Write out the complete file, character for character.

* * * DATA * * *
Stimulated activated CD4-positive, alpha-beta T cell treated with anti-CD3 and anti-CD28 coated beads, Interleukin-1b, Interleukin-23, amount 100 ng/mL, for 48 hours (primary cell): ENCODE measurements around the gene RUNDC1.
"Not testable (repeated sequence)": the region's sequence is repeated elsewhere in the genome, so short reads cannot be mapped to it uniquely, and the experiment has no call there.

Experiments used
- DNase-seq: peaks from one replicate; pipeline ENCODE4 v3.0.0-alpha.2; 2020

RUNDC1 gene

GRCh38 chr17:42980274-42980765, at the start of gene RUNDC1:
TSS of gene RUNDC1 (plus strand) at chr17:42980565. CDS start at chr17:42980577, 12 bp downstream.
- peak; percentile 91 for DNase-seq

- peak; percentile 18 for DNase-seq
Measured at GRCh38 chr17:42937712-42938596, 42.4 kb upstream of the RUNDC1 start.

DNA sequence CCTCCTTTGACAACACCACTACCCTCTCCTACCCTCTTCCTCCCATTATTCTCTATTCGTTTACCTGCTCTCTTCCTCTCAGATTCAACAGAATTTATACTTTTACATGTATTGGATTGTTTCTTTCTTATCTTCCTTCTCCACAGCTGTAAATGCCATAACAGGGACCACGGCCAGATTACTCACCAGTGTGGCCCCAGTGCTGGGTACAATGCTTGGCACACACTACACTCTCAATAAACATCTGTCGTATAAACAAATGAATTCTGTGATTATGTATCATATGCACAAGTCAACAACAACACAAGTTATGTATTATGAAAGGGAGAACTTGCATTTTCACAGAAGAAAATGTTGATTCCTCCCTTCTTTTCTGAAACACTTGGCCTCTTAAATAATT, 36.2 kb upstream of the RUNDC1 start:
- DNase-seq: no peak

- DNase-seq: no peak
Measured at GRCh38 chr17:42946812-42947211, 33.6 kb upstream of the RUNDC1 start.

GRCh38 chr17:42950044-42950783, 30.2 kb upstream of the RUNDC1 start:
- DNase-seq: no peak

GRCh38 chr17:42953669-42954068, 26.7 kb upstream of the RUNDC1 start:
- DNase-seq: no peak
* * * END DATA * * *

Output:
Stimulated activated CD4-positive, alpha-beta T cell treated with anti-CD3 and anti-CD28 coated beads, Interleukin-1b, Interleukin-23, amount 100 ng/mL, for 48 hours (primary cell): ENCODE measurements around the gene RUNDC1.
"Not testable (repeated sequence)": the region's sequence is repeated elsewhere in the genome, so short reads cannot be mapped to it uniquely, and the experiment has no call there.

Experiments used
- DNase-seq: peaks from one replicate; pipeline ENCODE4 v3.0.0-alpha.2; 2020

RUNDC1 gene

GRCh38 chr17:42980274-42980765, at the start of gene RUNDC1:
TSS of gene RUNDC1 (plus strand) at chr17:42980565. CDS start at chr17:42980577, 12 bp downstream.
- peak; percentile 91 for DNase-seq

- peak; percentile 18 for DNase-seq
Measured at GRCh38 chr17:42937712-42938596, 42.4 kb upstream of the RUNDC1 start.

DNA sequence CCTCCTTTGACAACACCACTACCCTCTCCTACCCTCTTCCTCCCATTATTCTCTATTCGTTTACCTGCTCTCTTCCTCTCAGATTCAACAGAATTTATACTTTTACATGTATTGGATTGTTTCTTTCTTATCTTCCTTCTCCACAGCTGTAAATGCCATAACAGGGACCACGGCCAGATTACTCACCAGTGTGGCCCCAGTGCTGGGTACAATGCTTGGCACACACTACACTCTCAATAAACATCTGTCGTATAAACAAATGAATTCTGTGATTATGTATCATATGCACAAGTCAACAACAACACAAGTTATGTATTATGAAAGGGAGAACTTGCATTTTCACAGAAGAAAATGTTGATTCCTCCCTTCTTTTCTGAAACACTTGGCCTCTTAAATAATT, 36.2 kb upstream of the RUNDC1 start:
- DNase-seq: no peak

- DNase-seq: no peak
Measured at GRCh38 chr17:42946812-42947211, 33.6 kb upstream of the RUNDC1 start.

GRCh38 chr17:42950044-42950783, 30.2 kb upstream of the RUNDC1 start:
- DNase-seq: no peak

GRCh38 chr17:42953669-42954068, 26.7 kb upstream of the RUNDC1 start:
- DNase-seq: no peak